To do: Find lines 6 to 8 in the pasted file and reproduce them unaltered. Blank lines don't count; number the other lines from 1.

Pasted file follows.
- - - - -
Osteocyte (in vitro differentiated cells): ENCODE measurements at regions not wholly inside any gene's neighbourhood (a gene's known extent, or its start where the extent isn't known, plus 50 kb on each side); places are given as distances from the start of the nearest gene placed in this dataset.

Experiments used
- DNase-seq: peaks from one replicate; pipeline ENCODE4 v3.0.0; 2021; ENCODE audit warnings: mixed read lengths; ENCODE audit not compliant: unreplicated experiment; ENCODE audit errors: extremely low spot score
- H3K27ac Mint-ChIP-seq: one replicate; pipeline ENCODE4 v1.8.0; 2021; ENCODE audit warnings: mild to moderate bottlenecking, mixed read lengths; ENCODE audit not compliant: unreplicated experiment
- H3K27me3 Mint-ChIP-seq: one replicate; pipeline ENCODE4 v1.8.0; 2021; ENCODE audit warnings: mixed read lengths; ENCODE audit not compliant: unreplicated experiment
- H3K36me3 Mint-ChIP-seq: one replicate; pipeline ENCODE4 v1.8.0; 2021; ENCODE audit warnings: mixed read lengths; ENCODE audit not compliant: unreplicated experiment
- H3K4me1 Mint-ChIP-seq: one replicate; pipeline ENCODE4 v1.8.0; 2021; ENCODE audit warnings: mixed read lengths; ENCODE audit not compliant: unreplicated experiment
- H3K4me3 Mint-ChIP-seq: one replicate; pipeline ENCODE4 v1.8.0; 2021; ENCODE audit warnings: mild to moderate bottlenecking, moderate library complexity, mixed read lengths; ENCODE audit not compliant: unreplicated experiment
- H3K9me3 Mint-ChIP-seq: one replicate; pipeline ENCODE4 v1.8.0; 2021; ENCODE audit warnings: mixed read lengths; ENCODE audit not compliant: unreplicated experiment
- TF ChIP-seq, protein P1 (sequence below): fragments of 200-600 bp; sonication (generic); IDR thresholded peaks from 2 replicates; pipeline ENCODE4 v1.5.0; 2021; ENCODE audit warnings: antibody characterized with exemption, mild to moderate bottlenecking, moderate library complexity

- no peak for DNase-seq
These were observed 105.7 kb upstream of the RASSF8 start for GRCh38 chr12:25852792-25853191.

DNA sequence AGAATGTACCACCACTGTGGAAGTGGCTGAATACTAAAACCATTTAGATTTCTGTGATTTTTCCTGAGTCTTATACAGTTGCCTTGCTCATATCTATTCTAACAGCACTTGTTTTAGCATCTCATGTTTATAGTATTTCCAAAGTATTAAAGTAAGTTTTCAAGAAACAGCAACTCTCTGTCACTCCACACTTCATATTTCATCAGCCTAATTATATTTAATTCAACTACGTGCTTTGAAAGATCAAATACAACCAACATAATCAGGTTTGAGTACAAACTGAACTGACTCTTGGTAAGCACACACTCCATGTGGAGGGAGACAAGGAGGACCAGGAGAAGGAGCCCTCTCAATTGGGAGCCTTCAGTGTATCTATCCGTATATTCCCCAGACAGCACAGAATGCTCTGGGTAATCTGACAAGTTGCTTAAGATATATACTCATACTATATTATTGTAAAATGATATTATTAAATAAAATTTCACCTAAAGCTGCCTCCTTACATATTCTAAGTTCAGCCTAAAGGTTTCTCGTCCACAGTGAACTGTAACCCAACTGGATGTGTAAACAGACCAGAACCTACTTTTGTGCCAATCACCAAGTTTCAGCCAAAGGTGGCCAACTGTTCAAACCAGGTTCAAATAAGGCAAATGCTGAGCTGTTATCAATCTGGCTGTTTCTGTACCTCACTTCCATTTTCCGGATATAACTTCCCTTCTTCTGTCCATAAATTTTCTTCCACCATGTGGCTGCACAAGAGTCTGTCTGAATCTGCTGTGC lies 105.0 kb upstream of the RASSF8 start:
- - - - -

- H3K36me3 Mint-ChIP-seq: one replicate; pipeline ENCODE4 v1.8.0; 2021; ENCODE audit warnings: mixed read lengths; ENCODE audit not compliant: unreplicated experiment
- H3K4me1 Mint-ChIP-seq: one replicate; pipeline ENCODE4 v1.8.0; 2021; ENCODE audit warnings: mixed read lengths; ENCODE audit not compliant: unreplicated experiment
- H3K4me3 Mint-ChIP-seq: one replicate; pipeline ENCODE4 v1.8.0; 2021; ENCODE audit warnings: mild to moderate bottlenecking, moderate library complexity, mixed read lengths; ENCODE audit not compliant: unreplicated experiment